Doctor claimed his COVID-19 'treatment kits" were a 'magic bullet.' It could send him to federal prison.
A doctor in California pleaded guilty to telling people he had the “magic bullet” treatment for COVID-19 and sold it for thousands of dollars, federal prosecutors say.
Jennings Ryan Staley pleaded guilty to smuggling in hydroxychloroquine into the U.S. for his coronavirus “treatment kits,” prosecutors said. He operated the Skinny Beach Medical Spas in the San Diego area.
He will be sentenced at a later date and faces up to 20 years in prison.
Staley admitted to working with a Chinese supplier to smuggle 26 pounds of hydroxychloroquine into the U.S. by mislabeling it as “yam extract.” He said he planned to sell the drug as part of his COVID-19 treatment kid, according to prosecutors.
He sold the treatment kits to customers in March and April 2020 and described them as a “100 percent” cure, a “magic bullet,” an “amazing weapon,” and “almost too be good to be true.” Staley told clients the products would provide at least six wees of immunity from the virus.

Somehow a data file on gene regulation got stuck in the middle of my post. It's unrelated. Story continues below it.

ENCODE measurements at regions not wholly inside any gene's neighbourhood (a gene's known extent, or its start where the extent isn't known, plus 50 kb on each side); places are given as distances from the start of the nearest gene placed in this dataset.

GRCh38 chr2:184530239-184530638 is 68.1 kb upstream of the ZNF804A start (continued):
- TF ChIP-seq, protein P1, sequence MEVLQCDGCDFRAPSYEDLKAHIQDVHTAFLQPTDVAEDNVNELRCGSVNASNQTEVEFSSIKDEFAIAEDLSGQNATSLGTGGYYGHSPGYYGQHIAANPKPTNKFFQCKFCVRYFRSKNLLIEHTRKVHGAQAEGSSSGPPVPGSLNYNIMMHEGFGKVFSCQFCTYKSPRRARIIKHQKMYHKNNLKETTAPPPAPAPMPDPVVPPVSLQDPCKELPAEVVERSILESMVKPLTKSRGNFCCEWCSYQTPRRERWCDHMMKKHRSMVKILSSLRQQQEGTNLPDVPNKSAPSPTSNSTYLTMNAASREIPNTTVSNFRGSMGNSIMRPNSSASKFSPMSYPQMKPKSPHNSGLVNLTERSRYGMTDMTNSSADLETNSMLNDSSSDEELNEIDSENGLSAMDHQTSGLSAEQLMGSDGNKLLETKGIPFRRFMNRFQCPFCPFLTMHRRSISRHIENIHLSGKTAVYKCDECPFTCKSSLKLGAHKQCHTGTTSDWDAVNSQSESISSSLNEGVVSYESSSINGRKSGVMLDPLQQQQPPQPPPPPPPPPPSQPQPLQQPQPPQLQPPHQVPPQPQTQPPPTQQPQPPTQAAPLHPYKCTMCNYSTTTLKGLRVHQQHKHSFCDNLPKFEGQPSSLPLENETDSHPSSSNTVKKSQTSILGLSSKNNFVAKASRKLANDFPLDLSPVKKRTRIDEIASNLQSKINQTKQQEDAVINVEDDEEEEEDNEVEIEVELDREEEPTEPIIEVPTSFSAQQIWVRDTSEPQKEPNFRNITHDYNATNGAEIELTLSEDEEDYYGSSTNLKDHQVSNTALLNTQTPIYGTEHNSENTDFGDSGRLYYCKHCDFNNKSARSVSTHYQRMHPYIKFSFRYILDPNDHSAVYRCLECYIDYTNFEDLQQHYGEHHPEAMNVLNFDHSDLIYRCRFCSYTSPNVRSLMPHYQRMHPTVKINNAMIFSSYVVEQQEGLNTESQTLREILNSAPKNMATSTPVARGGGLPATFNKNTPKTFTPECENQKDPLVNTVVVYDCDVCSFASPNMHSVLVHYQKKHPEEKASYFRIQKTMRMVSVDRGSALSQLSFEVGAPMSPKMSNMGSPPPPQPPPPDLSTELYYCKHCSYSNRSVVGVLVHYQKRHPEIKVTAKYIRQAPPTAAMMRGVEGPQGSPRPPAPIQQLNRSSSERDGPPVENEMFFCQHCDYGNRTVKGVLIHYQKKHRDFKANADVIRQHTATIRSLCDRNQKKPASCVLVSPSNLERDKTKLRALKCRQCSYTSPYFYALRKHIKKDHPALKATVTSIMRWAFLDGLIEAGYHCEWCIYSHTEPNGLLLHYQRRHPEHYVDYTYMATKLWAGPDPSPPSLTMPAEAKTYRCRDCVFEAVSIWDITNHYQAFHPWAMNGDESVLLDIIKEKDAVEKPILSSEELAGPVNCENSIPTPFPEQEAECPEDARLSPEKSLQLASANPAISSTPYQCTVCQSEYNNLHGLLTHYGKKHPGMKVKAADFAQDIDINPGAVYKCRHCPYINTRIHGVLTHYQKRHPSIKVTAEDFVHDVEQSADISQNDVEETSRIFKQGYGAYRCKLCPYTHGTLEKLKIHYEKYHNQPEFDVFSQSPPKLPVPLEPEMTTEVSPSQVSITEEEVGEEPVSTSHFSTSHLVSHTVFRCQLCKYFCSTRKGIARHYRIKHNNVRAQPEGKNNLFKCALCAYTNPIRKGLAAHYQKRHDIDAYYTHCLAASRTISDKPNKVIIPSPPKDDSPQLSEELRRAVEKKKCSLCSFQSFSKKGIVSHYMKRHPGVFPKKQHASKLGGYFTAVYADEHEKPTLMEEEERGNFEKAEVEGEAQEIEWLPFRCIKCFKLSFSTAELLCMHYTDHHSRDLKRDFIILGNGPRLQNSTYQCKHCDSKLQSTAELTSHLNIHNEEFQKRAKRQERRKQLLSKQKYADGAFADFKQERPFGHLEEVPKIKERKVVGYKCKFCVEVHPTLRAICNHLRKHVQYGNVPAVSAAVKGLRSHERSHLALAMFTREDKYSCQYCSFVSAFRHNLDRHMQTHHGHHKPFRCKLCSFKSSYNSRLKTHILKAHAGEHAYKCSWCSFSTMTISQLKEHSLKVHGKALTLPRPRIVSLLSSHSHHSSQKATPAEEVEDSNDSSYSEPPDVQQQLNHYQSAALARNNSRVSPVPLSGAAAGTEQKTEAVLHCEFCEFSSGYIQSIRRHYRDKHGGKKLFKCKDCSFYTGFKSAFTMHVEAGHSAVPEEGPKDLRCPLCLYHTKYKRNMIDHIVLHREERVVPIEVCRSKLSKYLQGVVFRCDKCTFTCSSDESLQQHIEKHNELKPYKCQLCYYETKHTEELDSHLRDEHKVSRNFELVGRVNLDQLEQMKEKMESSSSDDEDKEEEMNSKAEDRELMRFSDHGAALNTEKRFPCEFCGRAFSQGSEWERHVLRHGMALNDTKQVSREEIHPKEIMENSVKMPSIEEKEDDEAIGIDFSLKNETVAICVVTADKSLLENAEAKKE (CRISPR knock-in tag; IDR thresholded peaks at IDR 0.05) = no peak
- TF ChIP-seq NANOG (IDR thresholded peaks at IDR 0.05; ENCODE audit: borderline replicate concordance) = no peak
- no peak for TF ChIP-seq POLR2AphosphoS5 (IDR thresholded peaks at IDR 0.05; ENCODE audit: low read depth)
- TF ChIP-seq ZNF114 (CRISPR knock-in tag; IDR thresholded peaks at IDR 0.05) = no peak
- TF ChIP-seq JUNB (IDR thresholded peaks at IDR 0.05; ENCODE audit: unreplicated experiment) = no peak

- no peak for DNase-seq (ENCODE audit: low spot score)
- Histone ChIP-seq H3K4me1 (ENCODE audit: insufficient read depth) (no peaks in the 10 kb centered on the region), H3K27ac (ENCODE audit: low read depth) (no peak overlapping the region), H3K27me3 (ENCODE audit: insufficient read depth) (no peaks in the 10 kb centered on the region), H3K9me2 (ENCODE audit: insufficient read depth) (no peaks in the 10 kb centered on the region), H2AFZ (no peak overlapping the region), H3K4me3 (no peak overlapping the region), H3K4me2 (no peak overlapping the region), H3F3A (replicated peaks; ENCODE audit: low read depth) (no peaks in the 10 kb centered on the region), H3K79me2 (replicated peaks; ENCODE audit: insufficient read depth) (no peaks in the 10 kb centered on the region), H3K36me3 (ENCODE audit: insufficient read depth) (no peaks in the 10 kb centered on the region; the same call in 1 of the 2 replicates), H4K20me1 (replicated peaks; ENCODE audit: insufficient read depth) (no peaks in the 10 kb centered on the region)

An undercover FBI agent purchased six of the kits for $4,000, prosecutors noted.
Staley also admitted he lied to investigators as they questioned him about the kits and the smuggling operation, according to prosecutors.
“While healthcare workers around the world selflessly labored on the frontlines of an international pandemic, this doctor used his position of trust to cash in on COVID-19 fears,” said Acting U.S. Attorney Randy Grossman. “We are committed to protecting the American people from such scams and holding the scammers accountable.”
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